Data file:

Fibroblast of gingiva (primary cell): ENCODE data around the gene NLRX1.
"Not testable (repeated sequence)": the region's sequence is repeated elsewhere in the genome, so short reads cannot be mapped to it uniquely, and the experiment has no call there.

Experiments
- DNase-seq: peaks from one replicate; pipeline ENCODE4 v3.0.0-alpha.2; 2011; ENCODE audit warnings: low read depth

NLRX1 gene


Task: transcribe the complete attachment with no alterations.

Fibroblast of gingiva (primary cell): ENCODE data around the gene NLRX1.
"Not testable (repeated sequence)": the region's sequence is repeated elsewhere in the genome, so short reads cannot be mapped to it uniquely, and the experiment has no call there.

Experiments
- DNase-seq: peaks from one replicate; pipeline ENCODE4 v3.0.0-alpha.2; 2011; ENCODE audit warnings: low read depth

NLRX1 gene